By: Lana K. Wilson-Combs
It takes a lot to sit through “The Painted Bird,”
the disturbing new movie from Czechoslovakian director and screenwriter Vaclav Marhoul.
“The Painted Bird” is adapted from Jerzy Kosiński’s 1965 novel of the same name.
Every single image of this nearly three-hour black-and-white Holocaust drama will grip and pierce your soul. If it doesn’t you may not have a soul.
“The Painted Bird” is set in Eastern Europe near the end of World War II and tells the harrowing story of a Jewish boy named Joska who is played by first-time actor Petr Kotlar. I doubt if you’ll witness a more forceful and amazing child performance on the big screen this year like the one Kotlar delivers here. And get this, he barely utters a word. The pain, sorrow and fear he conveys is palpable through his facial expressions.
After his parents leave Joska with his elderly aunt and she dies, Joska is forced to go it alone and survive as best he can. Yet as the movie progresses through various chapters, it centers on people he meets along the way. Many of them are downright despicable and you wonder just how much this kid can possibly endure.
He becomes a slave to a faith healer who insists Joska is an evil vampire and he buries him in mud up to his neck and leaves him out for vultures to peck his head.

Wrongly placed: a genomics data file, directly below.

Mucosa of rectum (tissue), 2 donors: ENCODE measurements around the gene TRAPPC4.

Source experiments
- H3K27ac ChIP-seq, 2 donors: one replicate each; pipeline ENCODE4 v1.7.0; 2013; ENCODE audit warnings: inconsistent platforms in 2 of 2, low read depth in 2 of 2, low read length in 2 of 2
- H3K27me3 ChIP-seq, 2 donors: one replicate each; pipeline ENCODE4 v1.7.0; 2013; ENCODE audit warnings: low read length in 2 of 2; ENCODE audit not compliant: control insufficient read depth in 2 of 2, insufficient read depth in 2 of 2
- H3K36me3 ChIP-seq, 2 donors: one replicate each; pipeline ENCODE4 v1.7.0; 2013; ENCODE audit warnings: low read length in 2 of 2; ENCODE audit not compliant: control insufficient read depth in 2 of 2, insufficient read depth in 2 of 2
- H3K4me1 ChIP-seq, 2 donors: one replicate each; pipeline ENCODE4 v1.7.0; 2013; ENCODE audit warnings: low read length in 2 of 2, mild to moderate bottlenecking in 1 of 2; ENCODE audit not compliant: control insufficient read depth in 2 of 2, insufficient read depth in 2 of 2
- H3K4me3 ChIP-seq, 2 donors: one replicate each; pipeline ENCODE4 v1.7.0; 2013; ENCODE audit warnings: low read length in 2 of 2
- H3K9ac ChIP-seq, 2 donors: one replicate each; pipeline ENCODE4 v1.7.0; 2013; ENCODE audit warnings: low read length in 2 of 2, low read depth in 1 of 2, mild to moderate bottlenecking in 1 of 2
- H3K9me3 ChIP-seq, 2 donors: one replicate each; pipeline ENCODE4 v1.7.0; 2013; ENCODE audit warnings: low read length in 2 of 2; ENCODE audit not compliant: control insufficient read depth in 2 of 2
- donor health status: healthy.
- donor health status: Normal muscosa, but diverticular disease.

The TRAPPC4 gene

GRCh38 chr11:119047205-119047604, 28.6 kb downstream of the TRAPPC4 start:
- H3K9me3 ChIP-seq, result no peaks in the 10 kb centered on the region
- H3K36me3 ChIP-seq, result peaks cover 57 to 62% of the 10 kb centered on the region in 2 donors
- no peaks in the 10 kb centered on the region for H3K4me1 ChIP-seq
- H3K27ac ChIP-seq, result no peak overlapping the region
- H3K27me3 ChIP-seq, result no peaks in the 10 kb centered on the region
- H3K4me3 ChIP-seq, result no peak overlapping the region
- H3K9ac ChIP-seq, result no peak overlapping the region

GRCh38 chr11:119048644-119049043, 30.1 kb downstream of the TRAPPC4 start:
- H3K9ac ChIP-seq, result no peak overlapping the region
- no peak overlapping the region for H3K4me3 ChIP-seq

As bad as that is, it may be the tamest torture—if there is such a thing-- that Joska endures. His next stop has him in the home of a drunken and jealous old man (Udo Kier) and his younger wife. When the old man suspects his wife is flirting with the hired help, he plucks the guy’s eye’s out with a spoon and lets them fall on the floor for his cats to eat.
Joska also is subjected to a sex-crazed woman who seduces him and other young boys until she is brutally attacked by the boy’s parents. The kid cannot unsee a young woman’s sexual fetish involving an animal.
“The Painted Bird” becomes a bit weighed down with a few other divergent storylines that feature Harvey Keitel (“The Irishman”) as a kind-hearted priest until he introduces Joska to a pedophile (Julian Sands, TV’s “What/If”).
Just when it seems that Joska can’t catch a break, he meets Hans (Stellan Skarsgaard, “Mama Mia! Here We Go Again”), a compassionate German soldier, who despite orders to kill the boy, allows him to run away freely. Joska then meets Mitka, (Barry Pepper, “Crawl”), a Russian sniper who takes time and talks to the kid. That encounter proves to be time well spent and what Joska takes from it comes in handy when he gets revenge on someone who wrongs him.
I can’t say that “The Painted Bird” has a happy ending, but Joska does reunite with his father.
Despite the brutal, sadistic violence in “The Painted Bird,” it is a profound cinematic achievement. It’s not for everyone. In fact, it’s been reported that when “The Painted Bird” screened at the Venice and Toronto Film Festivals several people walked out.
However, if you see “The Painted Bird” you’ll never
Be sure to catch my N2Entertainment.net movie talk segment on the Kitty O'Neal Show Fridays now at 6:20 p.m. on radio station KFBK 1530 AM and 93.1 FM.
Check Out This Trailer For "THE PAINTED BIRD"
Lana K. Wilson-Combs is a member of The Broadcast Film Critics’ Association (BFCA), The Black Film Critics Circle (BFCC), The Alliance Of Women Film Journalists (AWFJ) and a Nominating Committee Voting Member for the NAACP Image Awards.